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Penalty Relief for Big Companies That Paid No Estimated Alternative Minimum Tax

S.J. Steinhardt
Published Date:
Jun 8, 2023

The IRS and the Treasury Department issued a notice regarding penalty relief for corporations that have yet to pay their estimated corporate alternative minimum tax (CAMT), Accounting Today reported.

The CAMT, created by the Inflation Reduction Act of 2022, imposes a 15 percent minimum tax on the adjusted financial statement income of large corporations for taxable years beginning in 2023. Taxpayers generally affected by the CAMT are corporations, including insurance companies, with an average annual adjusted financial statement income exceeding $1 billion.

The notice said that the IRS would waive the penalty for a corporation's failure to pay estimated income tax with respect to the tax for a taxable year that begins after Dec. 31, 2022, and before Jan. 1, 2024. If, however, a corporation fails to pay its CAMT liability when due, other sections of the Tax Code may apply.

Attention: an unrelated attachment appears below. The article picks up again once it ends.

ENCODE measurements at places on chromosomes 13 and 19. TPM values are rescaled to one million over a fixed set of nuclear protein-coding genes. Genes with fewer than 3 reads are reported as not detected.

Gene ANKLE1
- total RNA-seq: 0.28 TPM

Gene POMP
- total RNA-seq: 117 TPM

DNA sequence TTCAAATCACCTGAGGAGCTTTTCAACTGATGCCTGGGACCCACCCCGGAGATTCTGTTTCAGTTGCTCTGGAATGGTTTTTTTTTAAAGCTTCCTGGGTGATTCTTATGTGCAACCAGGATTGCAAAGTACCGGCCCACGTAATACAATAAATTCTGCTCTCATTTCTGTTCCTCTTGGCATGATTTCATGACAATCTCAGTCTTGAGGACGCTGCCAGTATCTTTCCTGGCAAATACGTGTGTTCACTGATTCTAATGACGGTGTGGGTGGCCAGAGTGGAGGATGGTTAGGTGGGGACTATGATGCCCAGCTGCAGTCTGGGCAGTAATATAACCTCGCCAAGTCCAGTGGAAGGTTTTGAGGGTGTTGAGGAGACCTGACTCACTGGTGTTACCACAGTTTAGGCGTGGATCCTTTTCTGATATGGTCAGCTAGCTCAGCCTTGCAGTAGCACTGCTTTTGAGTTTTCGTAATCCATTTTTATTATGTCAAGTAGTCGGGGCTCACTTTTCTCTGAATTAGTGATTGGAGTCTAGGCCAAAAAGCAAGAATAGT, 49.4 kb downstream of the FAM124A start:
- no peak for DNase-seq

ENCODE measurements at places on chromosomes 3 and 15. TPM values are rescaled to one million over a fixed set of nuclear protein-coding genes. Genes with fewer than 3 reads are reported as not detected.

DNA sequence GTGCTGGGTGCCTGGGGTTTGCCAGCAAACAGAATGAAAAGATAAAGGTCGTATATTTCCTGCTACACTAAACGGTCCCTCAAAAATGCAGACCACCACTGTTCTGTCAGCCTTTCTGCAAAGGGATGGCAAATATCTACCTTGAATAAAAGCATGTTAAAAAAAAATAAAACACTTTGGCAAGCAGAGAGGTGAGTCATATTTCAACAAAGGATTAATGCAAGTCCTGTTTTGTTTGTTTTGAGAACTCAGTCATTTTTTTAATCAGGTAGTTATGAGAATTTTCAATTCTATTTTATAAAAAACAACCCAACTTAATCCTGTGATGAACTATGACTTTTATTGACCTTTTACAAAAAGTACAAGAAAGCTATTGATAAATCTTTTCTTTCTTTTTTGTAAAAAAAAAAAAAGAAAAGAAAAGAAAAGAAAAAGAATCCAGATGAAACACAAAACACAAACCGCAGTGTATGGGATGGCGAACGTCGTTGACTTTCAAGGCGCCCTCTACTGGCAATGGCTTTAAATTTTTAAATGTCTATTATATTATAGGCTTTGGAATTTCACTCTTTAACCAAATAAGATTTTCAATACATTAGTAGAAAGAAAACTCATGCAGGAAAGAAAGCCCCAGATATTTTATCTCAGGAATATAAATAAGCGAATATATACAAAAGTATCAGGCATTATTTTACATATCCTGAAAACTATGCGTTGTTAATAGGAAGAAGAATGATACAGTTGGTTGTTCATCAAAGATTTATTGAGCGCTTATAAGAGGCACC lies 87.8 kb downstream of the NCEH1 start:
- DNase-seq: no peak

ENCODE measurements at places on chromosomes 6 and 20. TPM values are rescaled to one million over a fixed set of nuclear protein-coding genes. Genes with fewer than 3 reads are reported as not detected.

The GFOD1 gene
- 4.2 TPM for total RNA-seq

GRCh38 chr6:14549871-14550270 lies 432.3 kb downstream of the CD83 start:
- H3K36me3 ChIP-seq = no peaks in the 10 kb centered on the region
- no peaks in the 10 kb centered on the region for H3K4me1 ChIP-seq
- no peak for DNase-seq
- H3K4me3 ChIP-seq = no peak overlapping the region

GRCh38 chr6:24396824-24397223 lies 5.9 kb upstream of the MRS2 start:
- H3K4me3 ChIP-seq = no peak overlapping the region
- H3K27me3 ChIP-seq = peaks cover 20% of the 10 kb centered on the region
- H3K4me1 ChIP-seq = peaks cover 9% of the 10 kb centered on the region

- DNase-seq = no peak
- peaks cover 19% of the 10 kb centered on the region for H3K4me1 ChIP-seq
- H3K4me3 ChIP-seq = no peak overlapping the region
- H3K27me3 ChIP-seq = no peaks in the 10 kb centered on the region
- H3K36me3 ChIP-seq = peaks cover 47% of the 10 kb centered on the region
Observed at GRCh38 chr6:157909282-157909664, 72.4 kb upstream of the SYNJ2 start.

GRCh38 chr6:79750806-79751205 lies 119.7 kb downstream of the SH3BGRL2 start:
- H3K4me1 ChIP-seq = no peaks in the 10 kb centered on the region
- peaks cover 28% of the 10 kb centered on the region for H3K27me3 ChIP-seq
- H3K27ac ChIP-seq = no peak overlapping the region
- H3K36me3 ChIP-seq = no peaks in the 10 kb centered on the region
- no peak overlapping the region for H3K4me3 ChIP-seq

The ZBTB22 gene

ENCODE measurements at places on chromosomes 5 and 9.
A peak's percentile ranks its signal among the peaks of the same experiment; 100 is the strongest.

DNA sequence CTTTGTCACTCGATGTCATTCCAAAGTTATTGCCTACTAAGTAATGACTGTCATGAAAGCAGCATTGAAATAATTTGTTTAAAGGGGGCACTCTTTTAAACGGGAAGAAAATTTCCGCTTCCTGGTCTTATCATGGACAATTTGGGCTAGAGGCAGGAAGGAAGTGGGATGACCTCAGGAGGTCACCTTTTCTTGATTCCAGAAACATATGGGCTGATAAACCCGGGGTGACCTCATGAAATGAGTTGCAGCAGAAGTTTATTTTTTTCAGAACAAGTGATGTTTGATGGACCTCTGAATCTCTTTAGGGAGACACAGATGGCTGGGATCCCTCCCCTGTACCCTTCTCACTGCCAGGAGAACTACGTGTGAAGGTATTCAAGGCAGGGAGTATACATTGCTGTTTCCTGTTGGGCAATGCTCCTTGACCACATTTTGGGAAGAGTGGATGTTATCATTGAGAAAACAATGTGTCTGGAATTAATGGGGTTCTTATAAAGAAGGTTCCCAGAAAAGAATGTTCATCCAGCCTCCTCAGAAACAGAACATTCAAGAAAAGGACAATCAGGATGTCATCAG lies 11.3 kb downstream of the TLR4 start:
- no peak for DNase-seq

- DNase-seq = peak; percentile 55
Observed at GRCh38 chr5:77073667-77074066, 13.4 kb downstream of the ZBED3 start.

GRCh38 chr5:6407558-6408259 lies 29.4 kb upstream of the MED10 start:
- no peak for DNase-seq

Modifications to Form 2220 will be made to clarify that no addition to tax will be imposed under Section 6655 of the Internal Revenue Code based on a corporation's failure to make estimated tax payments of its CAMT liability under Section 55 for any covered CAMT year, and that a taxpayer can exclude those amounts when calculating the amount of its required annual payment on Form 2220. 

Corporate taxpayers will still need to file Form 2220 with their federal income tax return, even if they do not owe an estimated tax penalty.

"Form 2220 must be completed without including the CAMT liability from Schedule J of Form 1120, U.S. Corporation Income Tax Return (or other appropriate line of the corporation's income tax return in the Form 1120 series),” the guidance read. "Affected taxpayers must also include an amount of estimated tax penalty on Line 34 of their Form 1120 (or other appropriate line of the corporation's income tax return in the Form 1120 series), even if that amount is zero. Failure to follow these instructions could result in affected taxpayers receiving a penalty notice that will require an abatement request to apply the relief provided by this notice."

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